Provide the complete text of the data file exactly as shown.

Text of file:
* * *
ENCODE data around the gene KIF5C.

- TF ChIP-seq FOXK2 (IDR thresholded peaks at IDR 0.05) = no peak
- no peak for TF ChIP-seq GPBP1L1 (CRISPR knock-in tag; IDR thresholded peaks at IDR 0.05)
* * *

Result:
ENCODE data around the gene KIF5C.

- TF ChIP-seq FOXK2 (IDR thresholded peaks at IDR 0.05) = no peak
- no peak for TF ChIP-seq GPBP1L1 (CRISPR knock-in tag; IDR thresholded peaks at IDR 0.05)